Crates and Training: Toka's steel transport crate is too small. The door cannot close behind her. And there have been setbacks training Iringa to use a crate. Crate training requires patience and trust. During transport, the elephants will be chained inside their crates by three legs for the entire trip.
Medical and Health Records: There is tuberculosis (TB) at PAWS. Toronto Zoo's senior veterinarian Dr. Crawshaw (30+ years experience) has concerns about the bio-security at PAWS. Imagine if you were sending a loved one to a retirement home where there are active cases of an infectious disease; wouldn't you be concerned?
Permits: There were delays in PAWS supplying the USA import permits which expired 1-Oct-2012. An extension on the import permits will likely be required while the Canadian export permits are being prepared by Environment Canada.
Toronto Zoo Board member, Councillor Gloria Lindsay Luby, said deciding to send the elephants to PAWS “was the wrong decision” and “now, I just have to be certain we’re not sending them into something they’re going to get sick in and will shorten their life-span” since “because they’re not an accredited institution, they don’t really have any accountability.” (source: Toronto Sun, 26-Apr-2012)
As of October 2012, PAWS is asking for a deadline to be set and ensure there are no further obstructions and delays. Keep in mind that the delays can be primarily attributed to factors under the responsibility of PAWS. Where's the transportation plan from PAWS? Where are the permits? Where's the bigger crate for Toka? Where are PAWS's answers to the health concerns? And if a deadline is set and the elephants are not ready on that date, would you shove the elephants into the crates kicking and screaming? Of course not. Is it going to be claimed that "the Toronto Zoo is delaying yet again"? A safe and humane transfer can only be done when the elephants are ready.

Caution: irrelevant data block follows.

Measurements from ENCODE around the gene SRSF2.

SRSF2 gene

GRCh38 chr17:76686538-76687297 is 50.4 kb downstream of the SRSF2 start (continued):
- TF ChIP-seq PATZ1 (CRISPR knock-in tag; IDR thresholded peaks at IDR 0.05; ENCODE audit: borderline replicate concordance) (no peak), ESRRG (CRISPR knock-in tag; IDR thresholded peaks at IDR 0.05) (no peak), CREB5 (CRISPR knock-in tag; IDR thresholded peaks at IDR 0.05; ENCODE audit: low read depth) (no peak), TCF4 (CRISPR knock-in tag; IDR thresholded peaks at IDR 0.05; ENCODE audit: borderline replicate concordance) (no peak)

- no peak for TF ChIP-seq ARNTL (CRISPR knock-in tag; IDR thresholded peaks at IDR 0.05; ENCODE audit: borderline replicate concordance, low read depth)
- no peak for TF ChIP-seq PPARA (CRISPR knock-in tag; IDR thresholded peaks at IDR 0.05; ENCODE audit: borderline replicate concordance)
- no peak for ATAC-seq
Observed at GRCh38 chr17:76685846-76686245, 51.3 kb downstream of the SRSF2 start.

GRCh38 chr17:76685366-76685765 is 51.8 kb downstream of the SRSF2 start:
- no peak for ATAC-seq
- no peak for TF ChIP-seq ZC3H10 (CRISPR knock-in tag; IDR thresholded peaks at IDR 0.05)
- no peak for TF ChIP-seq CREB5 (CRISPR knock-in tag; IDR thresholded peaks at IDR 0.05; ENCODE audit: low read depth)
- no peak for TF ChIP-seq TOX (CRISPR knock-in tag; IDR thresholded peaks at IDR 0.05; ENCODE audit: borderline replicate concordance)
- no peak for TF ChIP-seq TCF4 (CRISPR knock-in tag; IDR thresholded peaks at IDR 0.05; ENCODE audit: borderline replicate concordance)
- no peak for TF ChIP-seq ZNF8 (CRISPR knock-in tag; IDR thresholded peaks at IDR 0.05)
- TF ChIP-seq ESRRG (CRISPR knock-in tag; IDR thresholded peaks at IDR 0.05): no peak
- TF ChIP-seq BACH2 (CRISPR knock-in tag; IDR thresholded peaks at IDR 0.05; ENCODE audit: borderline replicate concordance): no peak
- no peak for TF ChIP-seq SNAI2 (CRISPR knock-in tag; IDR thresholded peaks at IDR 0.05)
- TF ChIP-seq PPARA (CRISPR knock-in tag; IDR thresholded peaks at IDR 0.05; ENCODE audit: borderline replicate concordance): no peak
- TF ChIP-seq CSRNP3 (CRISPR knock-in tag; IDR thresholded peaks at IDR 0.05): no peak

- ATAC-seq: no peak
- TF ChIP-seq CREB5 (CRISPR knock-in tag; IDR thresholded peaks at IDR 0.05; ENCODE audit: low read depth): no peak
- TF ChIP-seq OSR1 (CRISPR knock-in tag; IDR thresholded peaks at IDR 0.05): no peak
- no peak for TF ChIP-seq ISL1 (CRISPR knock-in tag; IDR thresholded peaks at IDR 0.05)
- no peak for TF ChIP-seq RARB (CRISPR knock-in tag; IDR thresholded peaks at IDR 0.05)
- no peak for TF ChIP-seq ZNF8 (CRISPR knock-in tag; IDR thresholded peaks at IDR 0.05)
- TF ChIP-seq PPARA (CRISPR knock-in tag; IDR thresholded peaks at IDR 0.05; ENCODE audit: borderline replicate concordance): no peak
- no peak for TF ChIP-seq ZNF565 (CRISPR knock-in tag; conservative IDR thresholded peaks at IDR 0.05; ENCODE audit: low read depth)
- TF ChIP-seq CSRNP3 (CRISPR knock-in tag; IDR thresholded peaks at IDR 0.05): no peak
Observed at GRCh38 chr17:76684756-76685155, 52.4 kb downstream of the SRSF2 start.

On 26-Oct-2012, a Toronto Zoo press release stated that the Toronto Zoo has received a letter from PAWS's American attorneys threatening legal action against the Toronto Zoo and certain individuals arising from a Status Report update in September.
On 5-Nov-2012, the City of Toronto's Executive Committee passed a motion ordering the three elephants be moved “as soon as possible” to a facility zoo staff “determine is the best location.” This motion is significant and takes things in a positive direction. See: Summary of committee meeting.
On 27-Nov-2012, Toronto City Council discussed the elephants again. Despite the professional advice of the Toronto Zoo professionals, Toronto City Council decided 32-8 to send the three Toronto Zoo elephants to the PAWS facility. See: Summary of Council meeting.
After you consider all the facts, you have to conclude that the professionals at the Toronto Zoo really are looking out for the well-being of these elephants. It's time that this entire elephant transfer be reconsidered. It's about the health and safety of the elephants. Always has been. Always will be.
The National Elephant Center (TNEC) in Florida and other AZA-accredited facilities should be considered. See Toronto Star: "Zoo's elephants: Could another retirement option be Florida?"
For additional information, see:
- The Saga of Toka, Thika, and Iringa
- Getting to Know Toka, Thika and Iringa
- Questions that need to be answered
- The Florida Option
- How you can help
- How to contact Mayor Ford and your Toronto City Councillor
- Sign the petition
For latest updates and more information, see the home page.